Thousands of years ago ancient human fun hobbies: playing bone flutes, partying and drinking

Beijing time on March 3, according tomedia reports, modern human life is rich and colorful, they will choose to indulge in the Network, group chat, may also be with a stranger on the network “love”, they will also be keen to browse the article … This may be a reflection of the lives of modern people, compared to the ancient humans living in 3000 BC, they most need to solve the problem is life and food, hunting around for food, or making pottery, then what is the greatest pleasure in their lives? Let’s take a look at the expert’s point of view:

Jennifer Matthews

Professor of Sociology and Anthropology, Trinity University of the United States, specializes in the study of Mayan historical archaeology.

“As early as 40,000 years ago, archaeologists discovered that early humans would use bone flutes, and in 100 A.D., a beautifully carved flute was found in the Oaxaca region of Mexico, placed in the hands of the tomb’s owner, presumably a musician. “

As an archaeologist, I mainly study how ancient humans survived in difficult circumstances 5,000 years ago, with shorter life spans and more mature behavior among teenagers, who had to do everything they could to survive in all its means. At the same time, they will still choose some entertainment, to relieve the pressure of survival, for example: playing musical instruments, as early as 40,000 years ago, archaeologists found that early humans will use bone flutes, 100 A.D., excavationin in the Oaxaca region of Mexico found a beautifully carved flute, placed in the hands of the tomb owner, presumed that the tomb owner was a “musician” before birth.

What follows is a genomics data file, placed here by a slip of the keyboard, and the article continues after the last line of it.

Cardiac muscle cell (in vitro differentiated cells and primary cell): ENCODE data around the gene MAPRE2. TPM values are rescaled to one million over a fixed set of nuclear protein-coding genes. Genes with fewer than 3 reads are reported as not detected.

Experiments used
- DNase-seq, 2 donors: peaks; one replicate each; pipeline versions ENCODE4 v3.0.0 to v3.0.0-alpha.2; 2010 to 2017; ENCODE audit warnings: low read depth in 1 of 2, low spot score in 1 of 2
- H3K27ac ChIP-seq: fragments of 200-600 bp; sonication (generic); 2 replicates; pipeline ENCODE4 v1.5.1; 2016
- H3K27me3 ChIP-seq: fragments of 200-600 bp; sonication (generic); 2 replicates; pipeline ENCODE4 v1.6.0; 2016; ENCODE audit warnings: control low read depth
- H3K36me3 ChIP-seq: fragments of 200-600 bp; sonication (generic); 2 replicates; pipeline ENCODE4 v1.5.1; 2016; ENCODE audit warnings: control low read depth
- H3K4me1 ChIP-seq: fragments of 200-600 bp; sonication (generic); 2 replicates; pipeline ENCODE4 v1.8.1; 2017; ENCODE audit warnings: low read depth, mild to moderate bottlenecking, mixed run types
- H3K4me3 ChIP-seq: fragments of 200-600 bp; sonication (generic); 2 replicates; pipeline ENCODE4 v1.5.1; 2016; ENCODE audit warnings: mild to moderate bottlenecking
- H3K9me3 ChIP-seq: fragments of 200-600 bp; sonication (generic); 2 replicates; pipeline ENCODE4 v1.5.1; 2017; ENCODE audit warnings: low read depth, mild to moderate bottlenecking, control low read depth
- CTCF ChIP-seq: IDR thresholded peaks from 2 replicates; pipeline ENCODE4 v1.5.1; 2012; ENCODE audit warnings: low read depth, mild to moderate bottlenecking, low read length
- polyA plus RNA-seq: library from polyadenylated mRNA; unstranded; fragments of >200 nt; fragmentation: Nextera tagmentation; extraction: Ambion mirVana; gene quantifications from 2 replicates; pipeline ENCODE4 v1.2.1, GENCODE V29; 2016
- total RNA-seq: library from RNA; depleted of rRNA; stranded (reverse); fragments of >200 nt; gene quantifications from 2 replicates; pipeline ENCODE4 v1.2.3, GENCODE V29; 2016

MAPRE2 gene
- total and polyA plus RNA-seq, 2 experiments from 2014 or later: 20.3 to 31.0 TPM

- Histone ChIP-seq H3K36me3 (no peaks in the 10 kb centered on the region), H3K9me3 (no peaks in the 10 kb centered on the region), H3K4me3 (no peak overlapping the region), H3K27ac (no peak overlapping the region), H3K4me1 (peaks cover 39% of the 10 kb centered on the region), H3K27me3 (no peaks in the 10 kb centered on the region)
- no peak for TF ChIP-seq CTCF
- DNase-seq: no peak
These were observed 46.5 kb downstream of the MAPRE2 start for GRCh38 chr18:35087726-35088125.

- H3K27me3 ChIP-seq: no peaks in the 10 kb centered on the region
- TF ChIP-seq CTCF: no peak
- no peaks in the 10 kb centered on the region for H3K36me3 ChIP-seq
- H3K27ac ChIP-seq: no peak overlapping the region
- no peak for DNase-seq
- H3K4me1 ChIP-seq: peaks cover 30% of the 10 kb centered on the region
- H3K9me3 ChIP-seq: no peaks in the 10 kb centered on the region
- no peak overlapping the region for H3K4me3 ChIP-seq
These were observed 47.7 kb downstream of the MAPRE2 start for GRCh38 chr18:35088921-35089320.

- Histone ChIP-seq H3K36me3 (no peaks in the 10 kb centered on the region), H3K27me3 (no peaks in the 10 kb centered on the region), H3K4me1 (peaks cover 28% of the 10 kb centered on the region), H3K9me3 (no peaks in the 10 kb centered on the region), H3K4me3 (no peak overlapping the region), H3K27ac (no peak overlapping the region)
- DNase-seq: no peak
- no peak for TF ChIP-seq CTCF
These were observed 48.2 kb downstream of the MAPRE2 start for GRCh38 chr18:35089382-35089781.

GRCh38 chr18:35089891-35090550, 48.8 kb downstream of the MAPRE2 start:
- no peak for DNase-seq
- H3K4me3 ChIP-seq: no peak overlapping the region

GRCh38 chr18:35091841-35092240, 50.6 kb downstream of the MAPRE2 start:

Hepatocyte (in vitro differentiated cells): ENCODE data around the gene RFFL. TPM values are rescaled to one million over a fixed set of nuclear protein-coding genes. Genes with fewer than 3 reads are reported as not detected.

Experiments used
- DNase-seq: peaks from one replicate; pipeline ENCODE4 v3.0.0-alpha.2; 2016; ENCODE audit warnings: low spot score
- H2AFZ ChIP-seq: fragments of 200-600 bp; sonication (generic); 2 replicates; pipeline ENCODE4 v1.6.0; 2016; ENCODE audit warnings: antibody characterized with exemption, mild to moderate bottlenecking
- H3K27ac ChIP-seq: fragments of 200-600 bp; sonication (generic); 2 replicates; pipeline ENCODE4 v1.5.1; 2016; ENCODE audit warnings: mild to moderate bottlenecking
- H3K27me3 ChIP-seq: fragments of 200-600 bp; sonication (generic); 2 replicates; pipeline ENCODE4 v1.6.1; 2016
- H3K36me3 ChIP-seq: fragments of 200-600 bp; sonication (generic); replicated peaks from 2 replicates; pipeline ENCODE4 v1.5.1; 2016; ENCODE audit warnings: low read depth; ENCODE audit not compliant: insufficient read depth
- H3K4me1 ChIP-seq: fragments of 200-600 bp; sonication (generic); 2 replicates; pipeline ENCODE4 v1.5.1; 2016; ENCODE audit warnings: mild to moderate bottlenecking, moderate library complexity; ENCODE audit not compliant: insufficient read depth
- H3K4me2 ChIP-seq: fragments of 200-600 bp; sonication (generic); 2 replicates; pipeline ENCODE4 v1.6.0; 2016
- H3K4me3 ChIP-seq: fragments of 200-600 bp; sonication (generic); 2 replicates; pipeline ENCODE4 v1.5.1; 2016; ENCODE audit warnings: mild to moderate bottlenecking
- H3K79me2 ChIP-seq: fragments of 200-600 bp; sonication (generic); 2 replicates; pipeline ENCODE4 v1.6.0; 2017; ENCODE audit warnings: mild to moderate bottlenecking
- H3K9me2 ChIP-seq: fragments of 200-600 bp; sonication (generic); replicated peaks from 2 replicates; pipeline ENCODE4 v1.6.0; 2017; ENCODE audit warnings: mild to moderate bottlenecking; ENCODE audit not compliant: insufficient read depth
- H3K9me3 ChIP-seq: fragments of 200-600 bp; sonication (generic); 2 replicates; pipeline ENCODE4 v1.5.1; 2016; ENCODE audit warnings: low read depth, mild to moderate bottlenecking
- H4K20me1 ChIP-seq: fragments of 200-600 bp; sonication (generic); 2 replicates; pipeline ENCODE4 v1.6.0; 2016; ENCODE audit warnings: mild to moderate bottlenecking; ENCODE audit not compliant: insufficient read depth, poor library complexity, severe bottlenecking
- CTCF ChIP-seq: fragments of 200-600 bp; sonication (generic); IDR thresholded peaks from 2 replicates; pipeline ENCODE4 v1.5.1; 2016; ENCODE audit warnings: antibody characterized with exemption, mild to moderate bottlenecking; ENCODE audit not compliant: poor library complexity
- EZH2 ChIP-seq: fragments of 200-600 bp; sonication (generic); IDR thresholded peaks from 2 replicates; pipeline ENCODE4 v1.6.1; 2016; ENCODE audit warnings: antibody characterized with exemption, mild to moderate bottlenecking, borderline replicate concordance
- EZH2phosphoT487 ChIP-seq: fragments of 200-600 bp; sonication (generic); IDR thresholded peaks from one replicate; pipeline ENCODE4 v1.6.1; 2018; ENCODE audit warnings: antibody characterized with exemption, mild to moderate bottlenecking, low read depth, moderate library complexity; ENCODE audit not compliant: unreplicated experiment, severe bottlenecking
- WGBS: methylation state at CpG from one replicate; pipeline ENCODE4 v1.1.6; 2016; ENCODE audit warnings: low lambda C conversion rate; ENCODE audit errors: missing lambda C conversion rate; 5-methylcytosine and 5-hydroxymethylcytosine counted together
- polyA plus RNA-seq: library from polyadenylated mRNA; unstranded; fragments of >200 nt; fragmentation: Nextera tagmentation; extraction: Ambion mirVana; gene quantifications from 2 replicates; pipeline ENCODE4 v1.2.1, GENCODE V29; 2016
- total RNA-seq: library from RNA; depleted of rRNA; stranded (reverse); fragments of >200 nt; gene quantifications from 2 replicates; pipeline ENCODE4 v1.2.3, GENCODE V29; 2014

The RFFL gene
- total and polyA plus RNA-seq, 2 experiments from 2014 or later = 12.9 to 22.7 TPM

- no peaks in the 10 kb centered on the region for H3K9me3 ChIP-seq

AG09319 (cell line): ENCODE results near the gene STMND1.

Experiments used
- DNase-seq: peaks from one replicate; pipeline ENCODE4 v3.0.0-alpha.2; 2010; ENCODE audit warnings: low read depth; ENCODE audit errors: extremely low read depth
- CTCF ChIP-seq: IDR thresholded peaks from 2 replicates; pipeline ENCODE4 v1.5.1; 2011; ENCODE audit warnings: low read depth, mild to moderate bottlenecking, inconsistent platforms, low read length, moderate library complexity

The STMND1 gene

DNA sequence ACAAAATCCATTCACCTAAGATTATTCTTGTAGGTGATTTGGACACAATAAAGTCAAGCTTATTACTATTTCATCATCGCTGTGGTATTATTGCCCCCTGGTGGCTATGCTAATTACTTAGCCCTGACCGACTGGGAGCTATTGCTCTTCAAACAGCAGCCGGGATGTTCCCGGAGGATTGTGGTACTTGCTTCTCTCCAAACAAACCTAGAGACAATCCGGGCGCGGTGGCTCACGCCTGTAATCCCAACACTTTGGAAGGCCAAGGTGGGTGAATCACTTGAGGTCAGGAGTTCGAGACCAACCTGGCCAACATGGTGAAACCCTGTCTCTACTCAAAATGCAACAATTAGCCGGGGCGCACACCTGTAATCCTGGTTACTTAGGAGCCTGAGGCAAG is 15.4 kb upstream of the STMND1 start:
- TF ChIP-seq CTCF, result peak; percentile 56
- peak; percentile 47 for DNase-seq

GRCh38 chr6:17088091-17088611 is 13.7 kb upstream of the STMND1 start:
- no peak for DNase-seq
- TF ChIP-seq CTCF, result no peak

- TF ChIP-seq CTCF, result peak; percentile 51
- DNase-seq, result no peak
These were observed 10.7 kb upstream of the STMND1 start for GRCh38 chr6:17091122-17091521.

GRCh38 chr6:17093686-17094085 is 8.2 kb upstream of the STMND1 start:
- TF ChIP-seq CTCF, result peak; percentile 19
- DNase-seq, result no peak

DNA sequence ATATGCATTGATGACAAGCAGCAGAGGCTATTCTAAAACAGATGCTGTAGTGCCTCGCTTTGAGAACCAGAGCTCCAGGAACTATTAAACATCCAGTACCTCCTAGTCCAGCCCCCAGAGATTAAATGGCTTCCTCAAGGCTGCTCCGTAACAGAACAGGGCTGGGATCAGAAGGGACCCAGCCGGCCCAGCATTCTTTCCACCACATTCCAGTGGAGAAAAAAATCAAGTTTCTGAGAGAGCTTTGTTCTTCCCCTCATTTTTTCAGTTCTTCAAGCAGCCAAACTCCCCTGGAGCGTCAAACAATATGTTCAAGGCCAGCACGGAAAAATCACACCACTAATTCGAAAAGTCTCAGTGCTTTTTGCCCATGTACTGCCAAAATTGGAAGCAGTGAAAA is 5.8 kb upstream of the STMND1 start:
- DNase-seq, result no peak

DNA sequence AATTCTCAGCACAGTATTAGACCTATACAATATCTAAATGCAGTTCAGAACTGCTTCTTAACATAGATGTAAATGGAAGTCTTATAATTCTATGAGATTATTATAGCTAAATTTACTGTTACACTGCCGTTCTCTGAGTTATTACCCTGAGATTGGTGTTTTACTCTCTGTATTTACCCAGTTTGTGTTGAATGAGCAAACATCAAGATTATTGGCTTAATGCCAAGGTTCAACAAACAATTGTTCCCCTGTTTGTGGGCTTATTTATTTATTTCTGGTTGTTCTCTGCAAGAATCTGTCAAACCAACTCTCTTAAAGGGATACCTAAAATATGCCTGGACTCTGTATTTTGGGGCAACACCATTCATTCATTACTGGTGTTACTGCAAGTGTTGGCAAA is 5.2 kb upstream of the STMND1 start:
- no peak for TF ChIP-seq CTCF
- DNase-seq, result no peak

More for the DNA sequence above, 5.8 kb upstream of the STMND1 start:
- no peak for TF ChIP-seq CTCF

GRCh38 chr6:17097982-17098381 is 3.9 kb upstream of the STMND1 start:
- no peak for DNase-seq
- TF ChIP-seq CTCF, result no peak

The ancient instruments found by archaeologists in the 10th-century Ponam park frescoes in Mexico are important to ancient Mayan culture, and in the frescoes of a small room at the top of a temple, they depict The Mayan musicians dressed up like “lobsters”, which they call “pigua”, while they play horns and drums And beat the sand, and so on, these scenes are part of the coronation ceremony of the new king. In addition, other room frescoes show images of captives being captured and sacrificed alive, so it was difficult to analyze what the Mayans loved most at the time, playing music and participating in ceremonial events was perhaps part of their life.

I am also interested in The Aztec toys that appear in the archaeological records, such as toy dogs with wheels, although archaeological evidence suggests that toy dogs wear less and may be just a burial item. But dolls and other miniature models, already thought to be a toy, may actually be Mayan adults teaching children how to play, in archaeological sites.

So while I believe there were some interesting moments in early human life 50,000 years ago, such as telling stories around a bonfire, or the pride of parents watching their children master a skill, such as making tools, none of them have any relevant archaeological record. I think that thousands of years ago living conditions are harsh, people’s material life is very harsh, enjoy the spiritual level of fun is a luxury.

Thousands of years ago ancient human fun hobbies: playing bone flutes, partying and drinking

Luke Kaiser

Ph.D. in Anthropology, University of Arizona, USA

One of the most interesting things ancient humans could do 5,000 years ago was to get together and drink.

Although archaeologists have found some different types of drinking utensils from the Bronze Age, a vessel known as “depas amikypellon” is the best evidence of common human drinking in ancient times.